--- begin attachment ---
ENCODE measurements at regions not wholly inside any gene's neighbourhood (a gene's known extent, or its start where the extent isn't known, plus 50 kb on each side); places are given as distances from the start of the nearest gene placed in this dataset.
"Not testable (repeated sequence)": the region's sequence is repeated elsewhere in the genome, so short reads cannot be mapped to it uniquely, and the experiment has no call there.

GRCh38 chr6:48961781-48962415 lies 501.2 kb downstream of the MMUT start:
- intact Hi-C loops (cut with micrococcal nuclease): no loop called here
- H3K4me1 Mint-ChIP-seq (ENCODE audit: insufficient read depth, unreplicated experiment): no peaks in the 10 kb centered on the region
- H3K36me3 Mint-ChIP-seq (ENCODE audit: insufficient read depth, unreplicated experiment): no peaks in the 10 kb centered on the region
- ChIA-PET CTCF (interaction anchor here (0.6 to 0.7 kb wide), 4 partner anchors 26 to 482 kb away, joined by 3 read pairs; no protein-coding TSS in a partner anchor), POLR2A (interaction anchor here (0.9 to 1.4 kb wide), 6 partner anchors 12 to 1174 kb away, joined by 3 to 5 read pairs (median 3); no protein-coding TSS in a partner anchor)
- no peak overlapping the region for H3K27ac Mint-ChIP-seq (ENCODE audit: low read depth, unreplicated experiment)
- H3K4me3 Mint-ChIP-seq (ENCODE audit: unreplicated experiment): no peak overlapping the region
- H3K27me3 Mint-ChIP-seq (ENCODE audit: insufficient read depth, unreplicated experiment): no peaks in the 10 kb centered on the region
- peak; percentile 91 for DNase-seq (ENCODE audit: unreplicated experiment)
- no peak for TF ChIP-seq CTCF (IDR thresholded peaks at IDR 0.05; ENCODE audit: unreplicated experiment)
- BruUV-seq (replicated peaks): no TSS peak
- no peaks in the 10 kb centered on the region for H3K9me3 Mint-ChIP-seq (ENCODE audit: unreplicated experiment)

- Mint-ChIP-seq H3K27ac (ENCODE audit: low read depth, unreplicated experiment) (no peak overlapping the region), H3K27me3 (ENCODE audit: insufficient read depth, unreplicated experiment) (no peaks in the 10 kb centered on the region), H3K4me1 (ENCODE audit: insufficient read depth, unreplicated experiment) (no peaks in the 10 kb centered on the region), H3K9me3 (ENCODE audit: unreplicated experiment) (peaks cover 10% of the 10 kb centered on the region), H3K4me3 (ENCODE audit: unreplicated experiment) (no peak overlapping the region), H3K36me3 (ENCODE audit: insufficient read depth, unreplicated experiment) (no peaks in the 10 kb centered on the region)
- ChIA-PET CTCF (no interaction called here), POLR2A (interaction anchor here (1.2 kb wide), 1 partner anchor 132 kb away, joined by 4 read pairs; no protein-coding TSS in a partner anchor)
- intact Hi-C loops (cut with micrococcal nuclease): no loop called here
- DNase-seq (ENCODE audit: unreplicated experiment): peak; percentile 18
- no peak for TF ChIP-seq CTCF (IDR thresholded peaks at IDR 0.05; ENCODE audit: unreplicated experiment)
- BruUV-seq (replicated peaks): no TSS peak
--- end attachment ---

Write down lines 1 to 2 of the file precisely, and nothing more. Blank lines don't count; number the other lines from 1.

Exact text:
ENCODE measurements at regions not wholly inside any gene's neighbourhood (a gene's known extent, or its start where the extent isn't known, plus 50 kb on each side); places are given as distances from the start of the nearest gene placed in this dataset.
"Not testable (repeated sequence)": the region's sequence is repeated elsewhere in the genome, so short reads cannot be mapped to it uniquely, and the experiment has no call there.